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SG at Kabul Conference, Spokesperson responds to outgoing OIOS USG, Guterres in DRC and Uganda and more from the UN

SG: today the SG opened the International Conference on Afghanistan in Kabul (a follow-up to the London Conference in January), in which he appealed to Afghan citizens to unite in the national interest and told participants that they were there, not to revise strategies, but to support the Afghan government and its priorities. He also emphasized the need for Afghans to take greater responsibility for security, including accountability for human rights.

OIOS: in response to the end-of-term report issued by former USG for OIOS Ahlenius, the Spokesperson said the Secretariat is examining the report to draw lessons learned and welcomes constructive advice to strengthen the UN. A successor to Ahlenius is expected to be named soon.

Kyrgyzstan: today High Commissioner for Human Rights Navi Pillay called for close monitoring of reported human rights violations occurring in Kyrgyzstan, involving torture after being detained by police and military.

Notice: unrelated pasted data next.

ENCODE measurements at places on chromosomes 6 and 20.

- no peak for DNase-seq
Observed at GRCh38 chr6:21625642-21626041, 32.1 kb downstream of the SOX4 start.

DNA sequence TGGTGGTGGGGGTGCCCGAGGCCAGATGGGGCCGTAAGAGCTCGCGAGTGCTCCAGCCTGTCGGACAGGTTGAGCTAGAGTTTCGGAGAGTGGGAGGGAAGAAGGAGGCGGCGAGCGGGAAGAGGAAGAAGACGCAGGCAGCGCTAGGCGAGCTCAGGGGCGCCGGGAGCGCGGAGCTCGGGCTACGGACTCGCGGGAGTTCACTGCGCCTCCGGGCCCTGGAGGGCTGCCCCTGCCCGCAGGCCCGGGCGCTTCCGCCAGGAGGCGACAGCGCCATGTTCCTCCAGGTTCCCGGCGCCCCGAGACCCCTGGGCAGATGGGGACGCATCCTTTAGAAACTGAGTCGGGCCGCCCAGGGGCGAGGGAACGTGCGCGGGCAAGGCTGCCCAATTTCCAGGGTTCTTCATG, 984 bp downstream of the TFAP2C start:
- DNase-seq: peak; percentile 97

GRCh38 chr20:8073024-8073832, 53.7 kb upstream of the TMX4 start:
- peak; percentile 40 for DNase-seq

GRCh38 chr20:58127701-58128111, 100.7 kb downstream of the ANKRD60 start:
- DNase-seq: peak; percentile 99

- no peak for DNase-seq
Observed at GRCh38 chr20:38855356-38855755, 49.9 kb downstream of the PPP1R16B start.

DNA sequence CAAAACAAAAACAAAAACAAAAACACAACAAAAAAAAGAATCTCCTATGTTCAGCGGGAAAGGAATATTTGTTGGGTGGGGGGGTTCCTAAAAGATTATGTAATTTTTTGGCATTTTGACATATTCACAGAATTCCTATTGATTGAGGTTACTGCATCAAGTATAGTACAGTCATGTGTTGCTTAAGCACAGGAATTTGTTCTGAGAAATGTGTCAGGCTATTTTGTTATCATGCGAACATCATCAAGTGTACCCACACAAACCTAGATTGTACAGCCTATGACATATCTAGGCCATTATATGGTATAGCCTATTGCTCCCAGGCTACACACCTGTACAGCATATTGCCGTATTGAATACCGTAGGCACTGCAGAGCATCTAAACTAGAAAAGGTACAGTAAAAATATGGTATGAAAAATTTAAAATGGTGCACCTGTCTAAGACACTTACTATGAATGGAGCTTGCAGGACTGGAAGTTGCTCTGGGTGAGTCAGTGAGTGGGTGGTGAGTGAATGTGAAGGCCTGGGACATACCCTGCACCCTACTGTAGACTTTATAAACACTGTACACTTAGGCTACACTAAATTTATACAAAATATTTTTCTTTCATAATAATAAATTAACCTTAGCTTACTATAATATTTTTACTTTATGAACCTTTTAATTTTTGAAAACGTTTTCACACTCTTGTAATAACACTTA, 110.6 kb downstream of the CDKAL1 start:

Refugees: Antonio Guterres, High Commissioner for Refugees, is currently in DRC and Uganda to highlight those displaced due to the conflict in the region.

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Food and HIV

In the focus on universal access to ARV treatment for people living with AIDS, it’s easy to forget the other thing that helps people survive HIV infection: food. Good nutrition has a huge impact on the progression of AIDS. Poverty in general makes HIV hit harder, but poor nutrition is the major part of that effect.

The World Food Programme’s head of nutrition and HIV, Martin Boem, spoke at the AIDS 3020 conference in Vienna today. He reminded the audience that “Among malnourished patients that start antiretroviral therapy (ART), the risk of death is 2-6 times higher compared to those who are receiving proper nourishment.” Universal access, it seems to me, is about more than just food.